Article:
The perception that our nation's public schools are disorderly and unsafe is widespread, and the image of the public school is deteriorating. Since 1974, the Gallup organization has gathered opinions about the public schools. The percentage giving the schools an "A" rating declined from 18% to 6% between 1974 and 1983 (Gallup, 1974, 1984). In a recent survey of America's teenagers, only 9% gave the schools an "A" rating (Bahner, 1980, p. 106). Lack of discipline tops the list of the problems adults see facing schools, and class disturbances and theft are reported by teenagers to be "very big" or "fairly big" problems in their schools (Bahner, 1980, p. 107). These public perceptions are fostered by and reflected in national media attention ("City Schools in Crisis," 1977; "Help! Teacher Can't Teach!" 1980; "High Schools under Fire," 1977). Public concern is also reflected in Congressional hearings where testimony creates the image of grave disorder within our schools (U.s. Senate, Committee on the Judiciary, 1975, 1976b; U.s. House of Representatives, Subcommittee on Elementary, Secondary, and Vocational Education, 1980). The public has given the schools low marks, and the Senate Judiciary Committee (1975) gave the schools an" A" in violence and vandalism. In short, parents, students, and public officials are alarmed at what they see as a rising tide of violence and disorder in the schools and are concerned about how much learning can occur in a disruptive environ- ment, and about the safety of teachers and students.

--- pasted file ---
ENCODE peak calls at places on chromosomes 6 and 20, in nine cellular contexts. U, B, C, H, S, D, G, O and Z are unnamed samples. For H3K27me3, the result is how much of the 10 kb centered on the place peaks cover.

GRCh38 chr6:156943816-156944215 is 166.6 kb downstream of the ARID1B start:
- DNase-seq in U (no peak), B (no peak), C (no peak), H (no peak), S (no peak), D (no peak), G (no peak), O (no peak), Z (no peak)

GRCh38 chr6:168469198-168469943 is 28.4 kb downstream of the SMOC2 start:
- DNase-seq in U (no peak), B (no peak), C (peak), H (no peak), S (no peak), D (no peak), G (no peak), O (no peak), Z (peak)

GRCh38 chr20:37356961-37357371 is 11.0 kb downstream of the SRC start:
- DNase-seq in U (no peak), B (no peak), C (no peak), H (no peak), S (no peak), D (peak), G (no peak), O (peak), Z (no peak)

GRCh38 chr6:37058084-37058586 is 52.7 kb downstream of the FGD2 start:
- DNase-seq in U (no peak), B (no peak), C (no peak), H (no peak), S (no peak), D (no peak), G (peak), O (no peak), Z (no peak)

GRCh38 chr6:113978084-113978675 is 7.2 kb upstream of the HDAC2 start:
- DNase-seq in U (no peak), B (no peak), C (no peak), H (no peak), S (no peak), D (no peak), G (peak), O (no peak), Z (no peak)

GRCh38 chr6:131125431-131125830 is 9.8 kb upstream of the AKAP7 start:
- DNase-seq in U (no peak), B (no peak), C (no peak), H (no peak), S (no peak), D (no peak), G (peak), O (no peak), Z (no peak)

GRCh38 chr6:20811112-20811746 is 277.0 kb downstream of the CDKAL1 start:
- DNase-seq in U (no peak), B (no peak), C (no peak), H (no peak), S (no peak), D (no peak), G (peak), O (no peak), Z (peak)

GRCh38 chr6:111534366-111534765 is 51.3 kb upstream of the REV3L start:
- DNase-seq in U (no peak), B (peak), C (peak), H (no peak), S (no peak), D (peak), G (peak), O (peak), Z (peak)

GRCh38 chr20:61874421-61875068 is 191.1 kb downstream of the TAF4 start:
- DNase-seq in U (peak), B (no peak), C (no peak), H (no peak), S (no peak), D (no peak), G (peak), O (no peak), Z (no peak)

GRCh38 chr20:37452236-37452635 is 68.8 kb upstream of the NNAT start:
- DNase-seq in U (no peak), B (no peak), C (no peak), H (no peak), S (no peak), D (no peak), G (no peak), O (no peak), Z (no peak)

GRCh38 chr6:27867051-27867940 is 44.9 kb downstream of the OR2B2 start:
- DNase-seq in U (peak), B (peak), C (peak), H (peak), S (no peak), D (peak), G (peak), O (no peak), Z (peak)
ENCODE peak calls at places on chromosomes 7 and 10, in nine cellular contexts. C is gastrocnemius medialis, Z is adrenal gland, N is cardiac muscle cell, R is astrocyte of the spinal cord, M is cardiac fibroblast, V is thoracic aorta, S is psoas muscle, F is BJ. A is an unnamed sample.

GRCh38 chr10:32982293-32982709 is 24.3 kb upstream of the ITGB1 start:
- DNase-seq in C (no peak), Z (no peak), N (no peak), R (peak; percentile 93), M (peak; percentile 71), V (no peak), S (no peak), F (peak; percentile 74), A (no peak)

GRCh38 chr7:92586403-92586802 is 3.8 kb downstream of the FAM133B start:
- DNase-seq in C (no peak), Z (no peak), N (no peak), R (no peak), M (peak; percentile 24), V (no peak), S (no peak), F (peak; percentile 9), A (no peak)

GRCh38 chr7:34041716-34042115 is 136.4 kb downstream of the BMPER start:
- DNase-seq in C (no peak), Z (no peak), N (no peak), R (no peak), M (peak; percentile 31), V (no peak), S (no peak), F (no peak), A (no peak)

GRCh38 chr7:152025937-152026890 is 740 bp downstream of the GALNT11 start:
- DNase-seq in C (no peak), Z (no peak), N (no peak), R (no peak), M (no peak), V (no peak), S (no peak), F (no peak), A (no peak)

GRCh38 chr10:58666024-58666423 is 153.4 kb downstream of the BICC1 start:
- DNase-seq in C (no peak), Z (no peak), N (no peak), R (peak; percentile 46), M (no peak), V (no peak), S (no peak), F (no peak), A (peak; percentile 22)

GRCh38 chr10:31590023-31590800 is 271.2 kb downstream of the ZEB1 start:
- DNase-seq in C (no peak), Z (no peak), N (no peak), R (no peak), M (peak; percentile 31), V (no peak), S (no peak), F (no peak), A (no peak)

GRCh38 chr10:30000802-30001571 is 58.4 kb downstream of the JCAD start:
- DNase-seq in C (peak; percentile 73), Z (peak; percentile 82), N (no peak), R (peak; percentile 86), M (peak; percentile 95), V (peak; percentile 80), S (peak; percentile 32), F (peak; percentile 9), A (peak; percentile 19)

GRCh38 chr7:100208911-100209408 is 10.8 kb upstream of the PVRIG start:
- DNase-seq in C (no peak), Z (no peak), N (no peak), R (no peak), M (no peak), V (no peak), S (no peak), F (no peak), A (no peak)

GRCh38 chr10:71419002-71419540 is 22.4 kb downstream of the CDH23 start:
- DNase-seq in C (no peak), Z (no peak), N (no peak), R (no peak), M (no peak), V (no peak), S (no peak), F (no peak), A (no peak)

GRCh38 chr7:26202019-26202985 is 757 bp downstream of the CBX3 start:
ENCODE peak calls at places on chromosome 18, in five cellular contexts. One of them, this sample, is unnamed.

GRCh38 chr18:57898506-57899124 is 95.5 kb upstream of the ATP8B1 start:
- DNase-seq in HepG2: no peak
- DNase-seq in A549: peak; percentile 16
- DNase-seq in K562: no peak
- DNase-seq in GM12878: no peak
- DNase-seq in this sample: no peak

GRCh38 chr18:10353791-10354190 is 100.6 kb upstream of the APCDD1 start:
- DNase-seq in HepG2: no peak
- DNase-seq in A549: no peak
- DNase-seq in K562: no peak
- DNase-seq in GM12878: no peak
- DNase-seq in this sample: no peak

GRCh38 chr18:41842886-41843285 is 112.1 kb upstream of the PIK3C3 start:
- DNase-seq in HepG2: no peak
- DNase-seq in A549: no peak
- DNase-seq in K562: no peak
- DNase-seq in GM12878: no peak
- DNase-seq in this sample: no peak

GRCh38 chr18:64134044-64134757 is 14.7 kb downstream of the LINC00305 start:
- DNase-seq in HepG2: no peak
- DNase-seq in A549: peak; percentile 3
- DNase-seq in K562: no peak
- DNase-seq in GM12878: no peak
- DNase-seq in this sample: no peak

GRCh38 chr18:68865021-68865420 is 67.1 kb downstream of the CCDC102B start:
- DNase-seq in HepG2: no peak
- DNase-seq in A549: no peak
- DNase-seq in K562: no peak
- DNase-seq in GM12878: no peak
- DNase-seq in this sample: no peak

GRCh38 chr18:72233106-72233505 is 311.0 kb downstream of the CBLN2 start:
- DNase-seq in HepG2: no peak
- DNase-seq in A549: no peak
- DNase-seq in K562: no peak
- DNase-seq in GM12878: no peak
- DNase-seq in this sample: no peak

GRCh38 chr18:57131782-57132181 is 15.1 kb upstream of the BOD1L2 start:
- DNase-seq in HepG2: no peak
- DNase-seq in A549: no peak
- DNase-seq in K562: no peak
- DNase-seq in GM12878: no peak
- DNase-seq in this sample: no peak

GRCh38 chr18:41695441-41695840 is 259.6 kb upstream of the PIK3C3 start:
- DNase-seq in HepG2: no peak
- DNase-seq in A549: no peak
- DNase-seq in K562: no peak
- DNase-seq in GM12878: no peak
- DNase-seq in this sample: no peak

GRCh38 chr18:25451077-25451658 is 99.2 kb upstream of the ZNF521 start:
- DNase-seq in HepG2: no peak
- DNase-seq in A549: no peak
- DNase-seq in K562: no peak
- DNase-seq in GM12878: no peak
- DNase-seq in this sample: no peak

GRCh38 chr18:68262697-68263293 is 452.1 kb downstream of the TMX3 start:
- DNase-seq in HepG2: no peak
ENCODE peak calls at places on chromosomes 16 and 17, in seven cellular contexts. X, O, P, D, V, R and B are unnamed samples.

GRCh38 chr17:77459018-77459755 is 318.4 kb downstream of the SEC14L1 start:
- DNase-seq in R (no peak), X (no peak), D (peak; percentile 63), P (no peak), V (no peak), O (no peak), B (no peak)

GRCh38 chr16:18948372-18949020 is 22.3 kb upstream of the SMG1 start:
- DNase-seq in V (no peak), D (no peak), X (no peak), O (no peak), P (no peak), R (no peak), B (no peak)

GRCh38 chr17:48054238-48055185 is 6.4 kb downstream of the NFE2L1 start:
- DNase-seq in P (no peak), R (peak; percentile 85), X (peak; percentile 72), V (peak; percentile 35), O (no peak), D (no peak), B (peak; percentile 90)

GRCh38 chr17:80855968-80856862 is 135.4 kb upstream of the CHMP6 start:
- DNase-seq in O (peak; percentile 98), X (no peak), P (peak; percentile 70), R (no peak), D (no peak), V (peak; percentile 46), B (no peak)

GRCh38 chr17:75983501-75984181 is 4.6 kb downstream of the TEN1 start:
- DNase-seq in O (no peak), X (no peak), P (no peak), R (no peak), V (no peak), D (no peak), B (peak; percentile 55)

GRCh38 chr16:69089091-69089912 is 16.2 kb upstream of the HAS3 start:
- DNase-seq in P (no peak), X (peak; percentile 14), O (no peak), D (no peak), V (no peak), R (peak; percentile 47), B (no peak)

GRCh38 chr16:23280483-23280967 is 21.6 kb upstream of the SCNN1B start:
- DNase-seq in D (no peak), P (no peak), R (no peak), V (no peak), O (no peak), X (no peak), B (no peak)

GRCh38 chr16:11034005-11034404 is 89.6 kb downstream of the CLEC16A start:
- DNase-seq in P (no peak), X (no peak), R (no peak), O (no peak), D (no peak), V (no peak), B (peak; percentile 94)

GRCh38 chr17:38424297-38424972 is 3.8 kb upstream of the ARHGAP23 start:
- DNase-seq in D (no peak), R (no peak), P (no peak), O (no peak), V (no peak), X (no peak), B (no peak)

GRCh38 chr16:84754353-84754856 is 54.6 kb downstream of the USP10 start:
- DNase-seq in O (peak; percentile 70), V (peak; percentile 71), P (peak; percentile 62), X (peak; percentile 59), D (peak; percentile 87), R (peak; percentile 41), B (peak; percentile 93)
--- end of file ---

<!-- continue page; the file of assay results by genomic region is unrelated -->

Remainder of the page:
Publisher: Springer-Verlag New York Inc.
Number of pages: 262
Weight: 391 g
Dimensions: 229 x 152 x 14 mm
Edition: Softcover reprint of the original 1st ed. 198